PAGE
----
Water lilies belong to the genus Nymphaea. For purposes of simplicity Nymphaea has been abbreviated to N. throughout most of this site.
There are two categories of water lilies: tropical and hardy. Tropical water lilies may be either day or night blooming varieties.
Tropical water lilies require a consistent water temperature of 75 degrees F. or warmer and full sun to bloom. The day blooming plants open around mid morning and close by mid afternoon. Night blooming water lilies open around dusk and close by mid morning of the following day or later if it is a cool or overcast day
Tropical water lilies , both day and night blooming varieties, continue to bloom for about three days and may have multiple blooms present. The flowers are held high above the water by as much as 12 inches. The flowers may be blue, purple, red, pink, white or yellow.
The green leaves are oval with jagged, undulating or irregular edges. Some leaves look as if they were splashed with maroon paint such as N. ‘Foxfire’ and N. ‘Miami Rose’. The amount of maroon varies from dots to heavy splotching.
Another characteristic of some tropical water lilies is the ability to develop a small plant on the leaf that may even bloom if not picked and replanted. This is one of several ways the plant may propagate and is referred to as a viviparous plant. N. 'Tina' and N. 'Islamorada' are two examples.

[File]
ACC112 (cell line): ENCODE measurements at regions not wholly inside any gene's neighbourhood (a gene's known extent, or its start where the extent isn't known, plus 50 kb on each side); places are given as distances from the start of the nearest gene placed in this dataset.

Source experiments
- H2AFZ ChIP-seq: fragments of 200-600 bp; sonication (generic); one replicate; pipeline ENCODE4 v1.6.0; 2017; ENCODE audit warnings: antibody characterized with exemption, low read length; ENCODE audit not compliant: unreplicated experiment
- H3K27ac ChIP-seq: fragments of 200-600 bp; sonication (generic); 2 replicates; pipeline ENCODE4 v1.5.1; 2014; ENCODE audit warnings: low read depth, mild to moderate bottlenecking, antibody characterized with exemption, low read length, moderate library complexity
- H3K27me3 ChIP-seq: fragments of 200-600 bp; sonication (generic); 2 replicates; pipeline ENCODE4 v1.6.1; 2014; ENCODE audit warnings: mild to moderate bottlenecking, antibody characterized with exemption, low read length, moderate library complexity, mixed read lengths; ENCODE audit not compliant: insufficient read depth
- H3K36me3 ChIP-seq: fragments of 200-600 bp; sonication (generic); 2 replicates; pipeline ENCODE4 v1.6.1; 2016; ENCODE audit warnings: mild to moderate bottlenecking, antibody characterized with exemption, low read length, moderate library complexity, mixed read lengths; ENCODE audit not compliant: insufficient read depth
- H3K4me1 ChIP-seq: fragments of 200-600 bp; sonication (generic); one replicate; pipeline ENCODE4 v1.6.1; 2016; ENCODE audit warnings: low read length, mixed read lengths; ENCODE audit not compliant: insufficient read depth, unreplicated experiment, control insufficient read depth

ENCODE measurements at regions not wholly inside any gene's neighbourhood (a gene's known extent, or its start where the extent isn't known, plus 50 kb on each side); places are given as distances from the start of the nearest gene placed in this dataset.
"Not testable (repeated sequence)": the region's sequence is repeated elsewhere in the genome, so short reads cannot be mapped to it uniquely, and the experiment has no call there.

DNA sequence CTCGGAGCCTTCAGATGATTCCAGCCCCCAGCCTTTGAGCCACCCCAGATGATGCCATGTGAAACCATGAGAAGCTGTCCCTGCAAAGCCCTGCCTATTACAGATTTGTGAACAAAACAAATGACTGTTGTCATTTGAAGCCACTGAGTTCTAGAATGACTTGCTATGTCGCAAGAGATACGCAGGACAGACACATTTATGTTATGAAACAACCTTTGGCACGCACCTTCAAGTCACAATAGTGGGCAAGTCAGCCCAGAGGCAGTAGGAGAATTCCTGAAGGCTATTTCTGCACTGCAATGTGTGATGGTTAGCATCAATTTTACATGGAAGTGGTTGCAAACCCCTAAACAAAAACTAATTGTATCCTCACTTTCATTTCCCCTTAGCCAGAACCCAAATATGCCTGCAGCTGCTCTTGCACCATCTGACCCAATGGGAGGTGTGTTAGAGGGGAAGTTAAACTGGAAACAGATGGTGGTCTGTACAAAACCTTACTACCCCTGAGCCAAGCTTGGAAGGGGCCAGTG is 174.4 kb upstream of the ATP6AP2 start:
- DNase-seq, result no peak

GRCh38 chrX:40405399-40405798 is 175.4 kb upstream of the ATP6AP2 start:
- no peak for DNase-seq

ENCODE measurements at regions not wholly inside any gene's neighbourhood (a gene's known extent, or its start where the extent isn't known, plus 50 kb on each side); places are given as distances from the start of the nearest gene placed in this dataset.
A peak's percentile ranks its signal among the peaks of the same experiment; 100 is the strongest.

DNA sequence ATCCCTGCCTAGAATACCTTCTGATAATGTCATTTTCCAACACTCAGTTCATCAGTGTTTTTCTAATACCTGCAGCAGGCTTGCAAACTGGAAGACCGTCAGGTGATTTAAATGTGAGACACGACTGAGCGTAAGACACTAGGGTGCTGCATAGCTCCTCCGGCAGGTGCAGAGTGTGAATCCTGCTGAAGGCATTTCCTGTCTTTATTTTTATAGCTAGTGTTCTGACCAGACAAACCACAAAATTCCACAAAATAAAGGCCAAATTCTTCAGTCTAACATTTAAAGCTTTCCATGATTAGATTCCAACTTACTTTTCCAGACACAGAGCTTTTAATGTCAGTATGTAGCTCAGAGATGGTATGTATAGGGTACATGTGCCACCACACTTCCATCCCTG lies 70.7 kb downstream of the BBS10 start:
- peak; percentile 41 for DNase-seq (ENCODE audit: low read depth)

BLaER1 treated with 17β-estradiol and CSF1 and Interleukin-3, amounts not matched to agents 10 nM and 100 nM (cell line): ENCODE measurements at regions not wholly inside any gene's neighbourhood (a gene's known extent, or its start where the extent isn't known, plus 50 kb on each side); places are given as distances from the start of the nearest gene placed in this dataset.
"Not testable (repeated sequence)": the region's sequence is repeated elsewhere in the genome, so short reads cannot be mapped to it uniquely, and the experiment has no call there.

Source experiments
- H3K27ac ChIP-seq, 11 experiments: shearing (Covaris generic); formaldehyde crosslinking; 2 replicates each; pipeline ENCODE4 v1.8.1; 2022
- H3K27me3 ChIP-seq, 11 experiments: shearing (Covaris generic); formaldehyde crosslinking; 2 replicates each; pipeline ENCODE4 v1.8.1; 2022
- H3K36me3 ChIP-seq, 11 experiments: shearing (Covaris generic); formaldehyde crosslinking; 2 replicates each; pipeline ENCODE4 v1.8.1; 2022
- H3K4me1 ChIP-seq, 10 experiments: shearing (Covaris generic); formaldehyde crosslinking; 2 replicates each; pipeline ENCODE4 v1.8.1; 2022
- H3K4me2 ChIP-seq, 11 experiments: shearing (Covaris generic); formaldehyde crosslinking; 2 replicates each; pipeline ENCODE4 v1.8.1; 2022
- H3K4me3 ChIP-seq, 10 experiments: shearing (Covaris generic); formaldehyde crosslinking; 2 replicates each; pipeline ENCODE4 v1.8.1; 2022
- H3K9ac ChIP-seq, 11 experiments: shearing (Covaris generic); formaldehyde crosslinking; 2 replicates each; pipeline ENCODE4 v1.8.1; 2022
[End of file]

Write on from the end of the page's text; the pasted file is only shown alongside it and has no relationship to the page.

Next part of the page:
There are few miniature plants in the tropical category however a recent discovery of N. minuta is the exception and it will also bloom in the shade.
Hardy water lilies bloom only during the day. The blooms tend to float on the water surface with a few exceptions such as N. ‘Colorado’ which is held about 3 inches above the water. Flowers are available in the same colors as tropical plants except there are no blues or purples. Recently there was a report of a breeder who successfully made a blue hardy but it is not available at this time.
Hardy leaves are green and round. There are also many miniature hybrids available in the hardy category such as N. 'Perry's Baby Red’ and N. 'Charlie’s Choice’. These are nice for container gardens and smaller ponds.
Perry D. Slocum. Waterlilies and Lotuses: Species, Cultivars, and New Hybrids. Timber Press. 2005.
Greg & Sue Speichert. Encyclopedia of Water Garden Plants. Timber Press. 2004.
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